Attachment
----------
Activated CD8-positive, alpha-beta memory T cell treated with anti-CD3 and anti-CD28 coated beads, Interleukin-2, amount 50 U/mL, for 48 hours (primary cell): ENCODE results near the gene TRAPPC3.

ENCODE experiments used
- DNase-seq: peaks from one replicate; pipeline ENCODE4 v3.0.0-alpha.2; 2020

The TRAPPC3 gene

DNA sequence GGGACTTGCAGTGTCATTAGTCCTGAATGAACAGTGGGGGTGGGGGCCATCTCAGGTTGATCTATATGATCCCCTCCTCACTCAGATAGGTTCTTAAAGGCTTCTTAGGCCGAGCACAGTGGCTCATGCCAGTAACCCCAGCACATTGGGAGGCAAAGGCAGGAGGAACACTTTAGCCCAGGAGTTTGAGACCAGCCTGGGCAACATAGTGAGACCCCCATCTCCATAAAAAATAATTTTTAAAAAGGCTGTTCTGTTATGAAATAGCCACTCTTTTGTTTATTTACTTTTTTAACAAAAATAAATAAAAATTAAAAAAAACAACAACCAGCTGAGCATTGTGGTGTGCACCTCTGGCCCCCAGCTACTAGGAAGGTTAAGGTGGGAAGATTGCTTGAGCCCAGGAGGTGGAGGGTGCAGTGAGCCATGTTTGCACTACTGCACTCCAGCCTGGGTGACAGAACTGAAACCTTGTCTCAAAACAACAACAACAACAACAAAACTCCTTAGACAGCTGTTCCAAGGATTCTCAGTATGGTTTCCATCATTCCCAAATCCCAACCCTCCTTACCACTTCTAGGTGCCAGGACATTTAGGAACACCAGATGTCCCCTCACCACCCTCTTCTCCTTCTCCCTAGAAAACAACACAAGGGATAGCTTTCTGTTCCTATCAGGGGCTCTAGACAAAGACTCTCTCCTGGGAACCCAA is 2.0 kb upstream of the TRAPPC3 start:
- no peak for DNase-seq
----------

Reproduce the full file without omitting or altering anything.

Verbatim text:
Activated CD8-positive, alpha-beta memory T cell treated with anti-CD3 and anti-CD28 coated beads, Interleukin-2, amount 50 U/mL, for 48 hours (primary cell): ENCODE results near the gene TRAPPC3.

ENCODE experiments used
- DNase-seq: peaks from one replicate; pipeline ENCODE4 v3.0.0-alpha.2; 2020

The TRAPPC3 gene

DNA sequence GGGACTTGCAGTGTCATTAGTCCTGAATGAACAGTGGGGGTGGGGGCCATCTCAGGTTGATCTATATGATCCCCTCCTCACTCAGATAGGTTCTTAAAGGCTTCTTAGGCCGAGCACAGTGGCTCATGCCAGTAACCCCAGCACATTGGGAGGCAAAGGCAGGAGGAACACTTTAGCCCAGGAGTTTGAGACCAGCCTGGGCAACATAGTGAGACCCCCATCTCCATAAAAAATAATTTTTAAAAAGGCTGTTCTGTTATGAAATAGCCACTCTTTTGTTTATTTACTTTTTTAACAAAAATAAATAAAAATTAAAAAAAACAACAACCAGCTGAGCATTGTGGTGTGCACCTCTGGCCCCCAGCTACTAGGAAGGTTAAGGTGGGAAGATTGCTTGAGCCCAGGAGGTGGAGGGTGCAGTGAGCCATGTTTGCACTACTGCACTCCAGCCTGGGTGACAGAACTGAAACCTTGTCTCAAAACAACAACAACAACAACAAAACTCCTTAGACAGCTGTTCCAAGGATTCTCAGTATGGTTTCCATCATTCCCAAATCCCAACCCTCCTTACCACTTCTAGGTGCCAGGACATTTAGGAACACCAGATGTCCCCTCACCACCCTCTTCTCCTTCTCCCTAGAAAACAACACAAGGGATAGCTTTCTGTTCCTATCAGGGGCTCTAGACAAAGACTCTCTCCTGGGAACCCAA is 2.0 kb upstream of the TRAPPC3 start:
- no peak for DNase-seq